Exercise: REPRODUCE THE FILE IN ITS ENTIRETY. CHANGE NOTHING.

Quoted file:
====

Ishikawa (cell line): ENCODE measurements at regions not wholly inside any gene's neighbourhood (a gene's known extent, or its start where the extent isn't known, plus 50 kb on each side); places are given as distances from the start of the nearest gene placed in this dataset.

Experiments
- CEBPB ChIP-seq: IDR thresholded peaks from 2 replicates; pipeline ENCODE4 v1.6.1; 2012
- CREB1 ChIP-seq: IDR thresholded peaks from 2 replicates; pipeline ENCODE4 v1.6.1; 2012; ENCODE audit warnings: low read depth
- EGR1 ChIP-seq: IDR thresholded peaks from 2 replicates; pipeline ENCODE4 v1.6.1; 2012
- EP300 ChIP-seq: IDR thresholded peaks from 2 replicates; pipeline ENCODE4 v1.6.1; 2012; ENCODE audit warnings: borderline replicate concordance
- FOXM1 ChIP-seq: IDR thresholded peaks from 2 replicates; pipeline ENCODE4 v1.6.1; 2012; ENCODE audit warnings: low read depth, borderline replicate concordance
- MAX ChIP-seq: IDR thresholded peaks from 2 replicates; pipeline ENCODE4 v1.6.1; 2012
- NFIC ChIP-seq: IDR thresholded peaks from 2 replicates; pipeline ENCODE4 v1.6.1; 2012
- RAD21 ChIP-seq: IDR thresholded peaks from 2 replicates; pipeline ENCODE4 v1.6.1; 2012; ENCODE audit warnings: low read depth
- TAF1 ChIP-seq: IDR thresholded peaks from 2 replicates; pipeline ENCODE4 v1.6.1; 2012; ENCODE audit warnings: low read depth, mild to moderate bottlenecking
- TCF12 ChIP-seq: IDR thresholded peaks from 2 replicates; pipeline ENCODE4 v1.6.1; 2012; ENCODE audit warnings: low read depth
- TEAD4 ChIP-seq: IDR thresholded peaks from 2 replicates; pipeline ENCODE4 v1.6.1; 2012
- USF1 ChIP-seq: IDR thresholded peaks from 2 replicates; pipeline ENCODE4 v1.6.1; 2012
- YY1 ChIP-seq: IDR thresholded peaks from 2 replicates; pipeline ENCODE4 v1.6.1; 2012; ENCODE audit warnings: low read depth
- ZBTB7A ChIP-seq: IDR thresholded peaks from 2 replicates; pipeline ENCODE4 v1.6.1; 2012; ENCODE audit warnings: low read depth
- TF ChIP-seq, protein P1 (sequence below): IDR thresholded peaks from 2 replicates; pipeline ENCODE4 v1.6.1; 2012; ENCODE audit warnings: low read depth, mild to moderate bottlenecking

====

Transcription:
Ishikawa (cell line): ENCODE measurements at regions not wholly inside any gene's neighbourhood (a gene's known extent, or its start where the extent isn't known, plus 50 kb on each side); places are given as distances from the start of the nearest gene placed in this dataset.

Experiments
- CEBPB ChIP-seq: IDR thresholded peaks from 2 replicates; pipeline ENCODE4 v1.6.1; 2012
- CREB1 ChIP-seq: IDR thresholded peaks from 2 replicates; pipeline ENCODE4 v1.6.1; 2012; ENCODE audit warnings: low read depth
- EGR1 ChIP-seq: IDR thresholded peaks from 2 replicates; pipeline ENCODE4 v1.6.1; 2012
- EP300 ChIP-seq: IDR thresholded peaks from 2 replicates; pipeline ENCODE4 v1.6.1; 2012; ENCODE audit warnings: borderline replicate concordance
- FOXM1 ChIP-seq: IDR thresholded peaks from 2 replicates; pipeline ENCODE4 v1.6.1; 2012; ENCODE audit warnings: low read depth, borderline replicate concordance
- MAX ChIP-seq: IDR thresholded peaks from 2 replicates; pipeline ENCODE4 v1.6.1; 2012
- NFIC ChIP-seq: IDR thresholded peaks from 2 replicates; pipeline ENCODE4 v1.6.1; 2012
- RAD21 ChIP-seq: IDR thresholded peaks from 2 replicates; pipeline ENCODE4 v1.6.1; 2012; ENCODE audit warnings: low read depth
- TAF1 ChIP-seq: IDR thresholded peaks from 2 replicates; pipeline ENCODE4 v1.6.1; 2012; ENCODE audit warnings: low read depth, mild to moderate bottlenecking
- TCF12 ChIP-seq: IDR thresholded peaks from 2 replicates; pipeline ENCODE4 v1.6.1; 2012; ENCODE audit warnings: low read depth
- TEAD4 ChIP-seq: IDR thresholded peaks from 2 replicates; pipeline ENCODE4 v1.6.1; 2012
- USF1 ChIP-seq: IDR thresholded peaks from 2 replicates; pipeline ENCODE4 v1.6.1; 2012
- YY1 ChIP-seq: IDR thresholded peaks from 2 replicates; pipeline ENCODE4 v1.6.1; 2012; ENCODE audit warnings: low read depth
- ZBTB7A ChIP-seq: IDR thresholded peaks from 2 replicates; pipeline ENCODE4 v1.6.1; 2012; ENCODE audit warnings: low read depth
- TF ChIP-seq, protein P1 (sequence below): IDR thresholded peaks from 2 replicates; pipeline ENCODE4 v1.6.1; 2012; ENCODE audit warnings: low read depth, mild to moderate bottlenecking